Christian social thinking for Australia

    • Frank Brennan
    • 07 November 2013
    1 Comment

    'Many Catholics wonder how we can maintain our Christian faith at this time in the wake of the sexual abuse crisis and the many judgmental utterances about sexuality and reproduction. The Church that has spoken longest and loudest about sex in all its modalities seems to be one of the social institutions most needing to get its own house in order.' Frank Brennan's address to the Yarra Institute for Religion and Social Policy, 8 November 2013. 

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  • RELIGION

    Pope Francis and Australia’s social justice agenda

    • Frank Brennan
    • 23 October 2013

    'Here is a pope who is not just about creating wiggle room or watering down the teachings of the Church. No, he wants to admit honestly to the world that we hold in tension definitive teachings and pastoral yearnings — held together coherently only by mercy and forgiveness.' Frank Brennan's Wallis Lecture presented in Hobart on 24 October 2013 and Launceston on 25 October 2013.

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  • AUSTRALIA

    Politicians' Catholic background

    • Ray Cassin
    • 15 October 2013
    31 Comments

    It may be that the press gallery sees no significance in Shorten’s 'Catholic background' because he supports same-sex marriage and perhaps also some other things that bishops don’t like. Is the gallery’s view that his 'background' somehow didn’t 'take'? The truth is that these days even being a practising Catholic, rather than the nebulous 'of Catholic background', conveys nothing about the course a politician will choose on issues of conscience.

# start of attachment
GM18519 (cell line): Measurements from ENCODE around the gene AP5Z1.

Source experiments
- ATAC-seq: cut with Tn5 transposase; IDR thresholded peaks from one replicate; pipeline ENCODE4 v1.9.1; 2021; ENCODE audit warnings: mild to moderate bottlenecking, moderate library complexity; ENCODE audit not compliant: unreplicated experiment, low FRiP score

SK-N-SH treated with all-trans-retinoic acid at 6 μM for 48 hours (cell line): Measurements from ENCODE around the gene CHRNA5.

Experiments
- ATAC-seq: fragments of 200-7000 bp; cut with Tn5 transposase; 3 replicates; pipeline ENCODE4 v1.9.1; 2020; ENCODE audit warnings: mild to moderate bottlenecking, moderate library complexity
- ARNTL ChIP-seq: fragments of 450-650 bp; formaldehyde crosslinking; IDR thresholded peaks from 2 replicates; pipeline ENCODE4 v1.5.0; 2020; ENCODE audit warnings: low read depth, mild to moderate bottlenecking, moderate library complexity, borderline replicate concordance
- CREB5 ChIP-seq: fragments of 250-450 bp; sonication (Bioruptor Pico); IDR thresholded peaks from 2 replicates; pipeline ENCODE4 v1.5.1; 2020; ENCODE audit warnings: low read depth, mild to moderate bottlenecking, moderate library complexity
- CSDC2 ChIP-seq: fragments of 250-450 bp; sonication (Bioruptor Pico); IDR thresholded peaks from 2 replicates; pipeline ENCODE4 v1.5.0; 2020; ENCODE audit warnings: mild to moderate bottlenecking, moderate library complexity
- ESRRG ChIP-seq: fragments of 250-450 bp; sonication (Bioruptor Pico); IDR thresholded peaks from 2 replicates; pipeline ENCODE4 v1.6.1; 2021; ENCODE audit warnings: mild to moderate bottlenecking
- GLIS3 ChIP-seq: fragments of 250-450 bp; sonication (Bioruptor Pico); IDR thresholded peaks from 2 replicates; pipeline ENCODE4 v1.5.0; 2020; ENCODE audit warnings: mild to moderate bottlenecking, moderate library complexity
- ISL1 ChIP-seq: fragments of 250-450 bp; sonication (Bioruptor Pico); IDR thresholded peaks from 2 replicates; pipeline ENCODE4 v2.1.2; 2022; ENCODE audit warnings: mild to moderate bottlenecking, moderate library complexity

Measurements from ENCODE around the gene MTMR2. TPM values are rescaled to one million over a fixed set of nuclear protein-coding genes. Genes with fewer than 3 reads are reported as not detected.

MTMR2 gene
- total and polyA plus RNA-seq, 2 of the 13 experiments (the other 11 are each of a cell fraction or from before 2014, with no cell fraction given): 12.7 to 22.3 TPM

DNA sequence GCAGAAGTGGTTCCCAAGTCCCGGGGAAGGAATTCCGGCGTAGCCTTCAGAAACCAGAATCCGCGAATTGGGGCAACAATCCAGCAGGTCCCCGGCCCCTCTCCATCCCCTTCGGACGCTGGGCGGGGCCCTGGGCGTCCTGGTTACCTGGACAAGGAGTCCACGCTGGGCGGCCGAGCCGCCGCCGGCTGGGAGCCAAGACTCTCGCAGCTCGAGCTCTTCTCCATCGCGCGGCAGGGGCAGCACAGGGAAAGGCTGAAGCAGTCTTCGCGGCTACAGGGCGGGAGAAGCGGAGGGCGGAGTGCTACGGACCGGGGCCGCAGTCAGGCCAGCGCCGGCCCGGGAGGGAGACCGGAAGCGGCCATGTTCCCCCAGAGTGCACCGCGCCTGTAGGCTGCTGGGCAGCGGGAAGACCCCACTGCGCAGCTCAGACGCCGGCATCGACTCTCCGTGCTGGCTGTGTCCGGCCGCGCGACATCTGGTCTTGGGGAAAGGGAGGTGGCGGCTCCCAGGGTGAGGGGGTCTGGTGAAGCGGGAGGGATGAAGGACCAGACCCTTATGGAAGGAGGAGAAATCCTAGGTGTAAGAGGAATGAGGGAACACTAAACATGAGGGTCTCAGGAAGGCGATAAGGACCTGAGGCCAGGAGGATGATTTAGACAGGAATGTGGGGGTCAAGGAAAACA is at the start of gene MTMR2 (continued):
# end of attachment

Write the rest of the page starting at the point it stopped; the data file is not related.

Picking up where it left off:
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  • RELIGION

    Catholics' radical alternative

    • Frank Brennan
    • 09 October 2013
    4 Comments

    'When confronted with moral evil in public policy, church personnel have a choice: to be prophetic sticking to the moral absolutes, or to be practical engaging in the compromises needed to temper the evil. At the moment, the only political parties not wanting to embrace a short term shock and awe approach are the Greens, the DLP and the Palmer United Party. And neither Christine Milne, John Madigan nor Clive Palmer will ever be prime minister.' Workshop paper from Catholic Social Services Victoria's Listening, Learning and Leading conference, October 2013.